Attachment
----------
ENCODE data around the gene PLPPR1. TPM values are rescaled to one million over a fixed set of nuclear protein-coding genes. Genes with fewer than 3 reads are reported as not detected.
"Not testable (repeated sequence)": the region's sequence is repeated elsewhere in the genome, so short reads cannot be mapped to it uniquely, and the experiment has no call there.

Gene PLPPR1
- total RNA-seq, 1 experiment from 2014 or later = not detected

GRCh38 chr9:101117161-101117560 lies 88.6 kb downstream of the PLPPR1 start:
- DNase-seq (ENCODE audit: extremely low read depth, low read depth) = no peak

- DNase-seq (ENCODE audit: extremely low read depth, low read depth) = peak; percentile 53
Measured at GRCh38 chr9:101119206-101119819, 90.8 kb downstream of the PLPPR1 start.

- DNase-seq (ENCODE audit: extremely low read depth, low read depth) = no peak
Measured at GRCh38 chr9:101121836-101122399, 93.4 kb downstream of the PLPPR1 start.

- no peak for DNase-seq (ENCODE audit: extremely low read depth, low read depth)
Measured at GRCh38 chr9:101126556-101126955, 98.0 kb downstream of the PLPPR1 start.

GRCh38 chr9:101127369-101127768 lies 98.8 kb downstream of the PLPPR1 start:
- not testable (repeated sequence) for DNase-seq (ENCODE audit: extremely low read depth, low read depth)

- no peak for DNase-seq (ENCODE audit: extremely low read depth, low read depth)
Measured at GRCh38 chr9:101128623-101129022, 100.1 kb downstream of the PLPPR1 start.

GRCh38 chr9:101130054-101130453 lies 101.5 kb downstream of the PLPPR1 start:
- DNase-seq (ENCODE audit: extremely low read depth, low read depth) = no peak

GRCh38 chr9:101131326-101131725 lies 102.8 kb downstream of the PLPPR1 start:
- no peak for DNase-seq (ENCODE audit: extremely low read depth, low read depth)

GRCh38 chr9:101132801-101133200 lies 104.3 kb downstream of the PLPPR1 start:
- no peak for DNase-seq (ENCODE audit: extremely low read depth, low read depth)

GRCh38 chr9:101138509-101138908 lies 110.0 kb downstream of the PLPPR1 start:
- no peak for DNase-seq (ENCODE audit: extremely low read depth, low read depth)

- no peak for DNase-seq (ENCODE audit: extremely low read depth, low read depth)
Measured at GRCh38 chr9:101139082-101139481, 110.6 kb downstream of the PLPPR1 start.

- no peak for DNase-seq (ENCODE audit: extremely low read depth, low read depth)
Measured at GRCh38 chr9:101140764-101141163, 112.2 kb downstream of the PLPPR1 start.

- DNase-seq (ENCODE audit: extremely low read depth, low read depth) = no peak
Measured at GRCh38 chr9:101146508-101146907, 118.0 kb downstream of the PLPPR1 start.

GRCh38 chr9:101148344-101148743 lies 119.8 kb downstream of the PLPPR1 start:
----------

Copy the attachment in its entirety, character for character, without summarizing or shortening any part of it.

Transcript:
ENCODE data around the gene PLPPR1. TPM values are rescaled to one million over a fixed set of nuclear protein-coding genes. Genes with fewer than 3 reads are reported as not detected.
"Not testable (repeated sequence)": the region's sequence is repeated elsewhere in the genome, so short reads cannot be mapped to it uniquely, and the experiment has no call there.

Gene PLPPR1
- total RNA-seq, 1 experiment from 2014 or later = not detected

GRCh38 chr9:101117161-101117560 lies 88.6 kb downstream of the PLPPR1 start:
- DNase-seq (ENCODE audit: extremely low read depth, low read depth) = no peak

- DNase-seq (ENCODE audit: extremely low read depth, low read depth) = peak; percentile 53
Measured at GRCh38 chr9:101119206-101119819, 90.8 kb downstream of the PLPPR1 start.

- DNase-seq (ENCODE audit: extremely low read depth, low read depth) = no peak
Measured at GRCh38 chr9:101121836-101122399, 93.4 kb downstream of the PLPPR1 start.

- no peak for DNase-seq (ENCODE audit: extremely low read depth, low read depth)
Measured at GRCh38 chr9:101126556-101126955, 98.0 kb downstream of the PLPPR1 start.

GRCh38 chr9:101127369-101127768 lies 98.8 kb downstream of the PLPPR1 start:
- not testable (repeated sequence) for DNase-seq (ENCODE audit: extremely low read depth, low read depth)

- no peak for DNase-seq (ENCODE audit: extremely low read depth, low read depth)
Measured at GRCh38 chr9:101128623-101129022, 100.1 kb downstream of the PLPPR1 start.

GRCh38 chr9:101130054-101130453 lies 101.5 kb downstream of the PLPPR1 start:
- DNase-seq (ENCODE audit: extremely low read depth, low read depth) = no peak

GRCh38 chr9:101131326-101131725 lies 102.8 kb downstream of the PLPPR1 start:
- no peak for DNase-seq (ENCODE audit: extremely low read depth, low read depth)

GRCh38 chr9:101132801-101133200 lies 104.3 kb downstream of the PLPPR1 start:
- no peak for DNase-seq (ENCODE audit: extremely low read depth, low read depth)

GRCh38 chr9:101138509-101138908 lies 110.0 kb downstream of the PLPPR1 start:
- no peak for DNase-seq (ENCODE audit: extremely low read depth, low read depth)

- no peak for DNase-seq (ENCODE audit: extremely low read depth, low read depth)
Measured at GRCh38 chr9:101139082-101139481, 110.6 kb downstream of the PLPPR1 start.

- no peak for DNase-seq (ENCODE audit: extremely low read depth, low read depth)
Measured at GRCh38 chr9:101140764-101141163, 112.2 kb downstream of the PLPPR1 start.

- DNase-seq (ENCODE audit: extremely low read depth, low read depth) = no peak
Measured at GRCh38 chr9:101146508-101146907, 118.0 kb downstream of the PLPPR1 start.

GRCh38 chr9:101148344-101148743 lies 119.8 kb downstream of the PLPPR1 start: